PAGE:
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The 16 Best Pointy Guitars and the Legends Who Wield Them


Featured image: Creative Commons License by Al Case

Ever felt the need to strike out from the crowd with a guitar that screams, “Look at me!”? Then dive into the edgy world of pointy guitars with us! These instruments defy the norm with their wild and outrageous shapes, befitting artists who love to flout convention with a piercing style.

In this guide, we celebrate 16 of the best pointy guitars, whether that’s through sheer cool factor or their reputation for quality, spotlighting the iconic designs and the legendary musicians who have mastered them.

In a hurry? Check out our top 3 picks!

Gibson Flying VThe classic choice for rock royalty
Jackson Randy RhoadsA favourite for shredders
Goran Malmberg’s Waterloo GuitarBecause not every pointy guitar has to be metal!

The best pointy guitars

1. Gibson Flying V

Pioneering the pointy guitar trend, the Flying V is more than an icon; it’s a staple in rock music with a tone as rich as its history. First launched way back in 1958, it took a while for this radical shape to catch on, but boy did it ever! This classic V-shaped design has been beloved by legends like Albert King and Dave Mustaine; it’s exceptional for lead and rhythm guitarists.

2. Jackson Randy Rhoads

A name that’s synonymous with the pointy guitar, Randy Rhoads’ revolutionary style and peerless reputation have inspired an entire product line of Jackson guitars, not just a simple one-off signature! It’s bold in shape, precise in sound, and a favourite for intricate solos and heavy riffs.

3. Malmberg ABBA Star Guitar

Replacing the Brutal with the Bombastic, this custom-built ABBA axe from the ‘70s shows that the radical design has its place in pop too! With a wicked star design, twin humbuckers, and a TOM bridge paired with a Strat-style neck and headstock, it’s a real mishmash of guitar breeds.

Malmberg ABBA Star Guitar

Creative Commons License by BugWarp

4. ESP James Hetfield Snakebyte

The longstanding Metallica man needs a guitar that’s as sharp as his riffs, and ESP delivered this venomous signature. Inspired by a classic Gibson shape, this custom axe cranks up the gain with EMG pickups and a thinner neck that’s ripe for riffing.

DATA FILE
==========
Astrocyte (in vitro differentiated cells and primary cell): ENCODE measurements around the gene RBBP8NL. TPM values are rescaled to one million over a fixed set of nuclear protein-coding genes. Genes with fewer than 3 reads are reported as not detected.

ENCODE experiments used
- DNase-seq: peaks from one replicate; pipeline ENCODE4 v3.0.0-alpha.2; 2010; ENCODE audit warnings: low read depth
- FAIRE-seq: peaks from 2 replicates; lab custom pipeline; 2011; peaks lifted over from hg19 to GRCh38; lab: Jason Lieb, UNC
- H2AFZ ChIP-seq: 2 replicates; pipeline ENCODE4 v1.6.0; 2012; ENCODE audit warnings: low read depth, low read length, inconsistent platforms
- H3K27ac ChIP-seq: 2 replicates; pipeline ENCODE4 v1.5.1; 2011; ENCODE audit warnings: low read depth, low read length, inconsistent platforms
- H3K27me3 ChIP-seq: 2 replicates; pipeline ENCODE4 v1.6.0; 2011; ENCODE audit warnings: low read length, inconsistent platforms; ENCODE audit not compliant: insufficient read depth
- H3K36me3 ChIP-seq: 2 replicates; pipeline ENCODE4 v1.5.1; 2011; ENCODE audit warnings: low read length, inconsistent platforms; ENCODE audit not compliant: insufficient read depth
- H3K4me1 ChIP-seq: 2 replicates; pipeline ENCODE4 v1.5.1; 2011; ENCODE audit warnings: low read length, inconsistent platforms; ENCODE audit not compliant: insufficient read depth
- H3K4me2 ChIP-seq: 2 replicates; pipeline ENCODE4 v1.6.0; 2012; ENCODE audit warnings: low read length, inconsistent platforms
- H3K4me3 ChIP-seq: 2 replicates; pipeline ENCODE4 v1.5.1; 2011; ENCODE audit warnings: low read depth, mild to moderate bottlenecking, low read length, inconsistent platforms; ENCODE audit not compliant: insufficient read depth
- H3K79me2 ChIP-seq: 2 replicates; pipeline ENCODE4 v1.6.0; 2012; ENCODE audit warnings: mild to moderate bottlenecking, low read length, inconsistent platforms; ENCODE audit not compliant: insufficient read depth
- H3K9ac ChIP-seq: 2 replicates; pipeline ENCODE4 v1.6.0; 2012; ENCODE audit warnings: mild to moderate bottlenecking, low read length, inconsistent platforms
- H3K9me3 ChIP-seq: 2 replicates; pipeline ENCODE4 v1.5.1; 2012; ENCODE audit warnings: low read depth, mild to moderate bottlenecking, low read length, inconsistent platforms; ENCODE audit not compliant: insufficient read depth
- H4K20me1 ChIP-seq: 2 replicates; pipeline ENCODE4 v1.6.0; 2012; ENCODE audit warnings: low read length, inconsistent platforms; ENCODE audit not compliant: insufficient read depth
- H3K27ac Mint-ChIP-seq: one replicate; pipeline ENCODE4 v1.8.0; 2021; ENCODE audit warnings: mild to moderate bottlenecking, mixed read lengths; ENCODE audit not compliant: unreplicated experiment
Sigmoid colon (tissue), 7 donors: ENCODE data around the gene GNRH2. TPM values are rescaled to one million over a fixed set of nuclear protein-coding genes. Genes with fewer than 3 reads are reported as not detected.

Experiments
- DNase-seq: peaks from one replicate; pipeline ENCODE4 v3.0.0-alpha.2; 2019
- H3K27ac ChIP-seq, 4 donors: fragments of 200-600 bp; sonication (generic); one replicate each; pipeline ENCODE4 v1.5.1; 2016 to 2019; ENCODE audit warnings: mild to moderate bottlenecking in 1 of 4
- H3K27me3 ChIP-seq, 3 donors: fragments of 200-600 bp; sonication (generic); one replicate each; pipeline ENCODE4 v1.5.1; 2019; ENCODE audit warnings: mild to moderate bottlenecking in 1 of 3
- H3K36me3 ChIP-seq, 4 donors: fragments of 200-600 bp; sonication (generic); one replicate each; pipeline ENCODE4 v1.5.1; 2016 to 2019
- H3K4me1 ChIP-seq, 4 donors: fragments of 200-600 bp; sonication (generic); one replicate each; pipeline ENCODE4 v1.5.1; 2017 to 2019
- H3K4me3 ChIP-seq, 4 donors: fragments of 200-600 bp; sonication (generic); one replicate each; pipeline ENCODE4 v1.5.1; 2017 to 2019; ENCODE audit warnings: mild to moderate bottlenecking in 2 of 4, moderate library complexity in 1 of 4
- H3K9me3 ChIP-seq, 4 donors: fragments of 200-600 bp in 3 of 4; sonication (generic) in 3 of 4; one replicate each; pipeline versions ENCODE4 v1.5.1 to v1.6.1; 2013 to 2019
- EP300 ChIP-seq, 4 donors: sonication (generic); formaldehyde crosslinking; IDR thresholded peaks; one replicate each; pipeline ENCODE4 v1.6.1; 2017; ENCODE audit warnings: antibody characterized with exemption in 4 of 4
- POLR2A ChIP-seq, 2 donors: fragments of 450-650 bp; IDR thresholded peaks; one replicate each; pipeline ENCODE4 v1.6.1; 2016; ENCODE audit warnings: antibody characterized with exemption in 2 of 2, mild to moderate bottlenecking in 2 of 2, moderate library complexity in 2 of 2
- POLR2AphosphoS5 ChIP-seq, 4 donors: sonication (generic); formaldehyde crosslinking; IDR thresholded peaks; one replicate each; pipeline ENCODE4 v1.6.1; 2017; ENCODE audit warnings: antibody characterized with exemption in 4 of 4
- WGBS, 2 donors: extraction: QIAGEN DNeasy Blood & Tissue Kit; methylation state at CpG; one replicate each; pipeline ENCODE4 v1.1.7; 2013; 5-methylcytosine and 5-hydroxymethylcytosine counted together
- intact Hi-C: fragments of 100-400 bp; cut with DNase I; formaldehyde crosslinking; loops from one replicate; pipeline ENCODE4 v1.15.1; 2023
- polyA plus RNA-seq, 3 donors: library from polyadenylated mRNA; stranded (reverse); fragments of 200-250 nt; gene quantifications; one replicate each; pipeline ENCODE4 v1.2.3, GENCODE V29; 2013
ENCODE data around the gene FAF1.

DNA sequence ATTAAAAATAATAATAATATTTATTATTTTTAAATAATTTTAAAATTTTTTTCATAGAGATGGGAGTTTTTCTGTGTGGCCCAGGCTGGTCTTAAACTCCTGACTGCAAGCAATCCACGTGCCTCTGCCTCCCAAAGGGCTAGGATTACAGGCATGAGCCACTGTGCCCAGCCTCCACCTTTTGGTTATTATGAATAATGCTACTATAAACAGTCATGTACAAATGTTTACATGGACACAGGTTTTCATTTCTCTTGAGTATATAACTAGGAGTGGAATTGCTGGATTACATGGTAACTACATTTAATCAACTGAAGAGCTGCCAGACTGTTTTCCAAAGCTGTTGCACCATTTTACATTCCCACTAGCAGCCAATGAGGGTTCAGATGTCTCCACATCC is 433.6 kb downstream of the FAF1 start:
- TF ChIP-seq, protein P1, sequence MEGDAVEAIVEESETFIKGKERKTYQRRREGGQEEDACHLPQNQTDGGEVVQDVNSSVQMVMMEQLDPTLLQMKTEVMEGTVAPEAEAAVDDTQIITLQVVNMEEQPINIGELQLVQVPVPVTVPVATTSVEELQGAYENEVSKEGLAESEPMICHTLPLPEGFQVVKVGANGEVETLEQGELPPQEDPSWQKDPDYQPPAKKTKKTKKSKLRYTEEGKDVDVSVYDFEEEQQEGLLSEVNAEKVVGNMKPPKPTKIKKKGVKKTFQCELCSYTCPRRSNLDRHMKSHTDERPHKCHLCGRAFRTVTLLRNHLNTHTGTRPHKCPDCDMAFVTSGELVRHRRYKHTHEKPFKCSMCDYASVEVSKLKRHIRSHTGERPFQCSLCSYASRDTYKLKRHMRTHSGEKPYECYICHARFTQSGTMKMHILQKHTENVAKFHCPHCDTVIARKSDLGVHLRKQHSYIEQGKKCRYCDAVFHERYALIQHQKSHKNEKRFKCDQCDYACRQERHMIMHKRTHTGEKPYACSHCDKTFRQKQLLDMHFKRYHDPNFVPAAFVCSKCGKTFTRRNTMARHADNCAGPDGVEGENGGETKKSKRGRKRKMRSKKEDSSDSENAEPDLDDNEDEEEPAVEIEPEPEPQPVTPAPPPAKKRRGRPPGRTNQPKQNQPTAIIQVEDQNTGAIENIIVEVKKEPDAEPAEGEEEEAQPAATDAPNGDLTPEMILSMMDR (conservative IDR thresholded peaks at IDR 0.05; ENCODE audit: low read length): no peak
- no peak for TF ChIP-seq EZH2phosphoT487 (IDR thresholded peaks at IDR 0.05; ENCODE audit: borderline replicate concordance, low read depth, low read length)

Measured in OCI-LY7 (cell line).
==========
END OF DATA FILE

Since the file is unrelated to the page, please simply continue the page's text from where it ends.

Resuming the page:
5. Harlem X Electric Guitar by Gear4music

Pointy guitars are great, and our Harlem X combines that striking design with affordability, bringing the mosh and the menace to every player, regardless of budget. With a free gig bag and lead, it’s ideal for newcomers to the rock and metal scenes.

6. Dean Dimebag Razorback

A legend in the realm of pointy guitars, Dimebag Darrell’s Razorback is one of the pillars of this angular world. Super sharp and equipped with Dean’s ridiculously large headstock that helps balance the weight of the guitar, this is a metal machine with a reputation.

Dean Razorback

Creative Commons License by Karl Jonsson

7. Mick Thomson’s MTM100 Ibanez

Based on the Ibanez Glaive series, this signature weapon was a popular step into the nu-metal world. Some of its defining features were the super serious “Seven” fretboard inalys, signature Seymour Duncan blackout pickups, and a super stable Fixed Edge III bridge.

8. EVH’s Star Guitar

In ’77 Eddie hacked his Ibanez Destroyer with the intent of making it look more like a shark. The result? The birth of the Star Guitar. It’s pointy, but not as extreme as others, and boasts a single pickup with killswitch and Floyd Rose with D-Tuna.

9. Minarik Inferno

Whipping up a firestorm of intense looks and even hotter sounds, the Inferno is a standout Pointy that cranks up the heat. Its eye-catching body design and warm tonal quality are great for lead guitarists seeking attention on stage.

Minarik Inferno

Creative Commons License by Derek K. Miller (1969-2011)

10. Jackson Phil Demmel Signature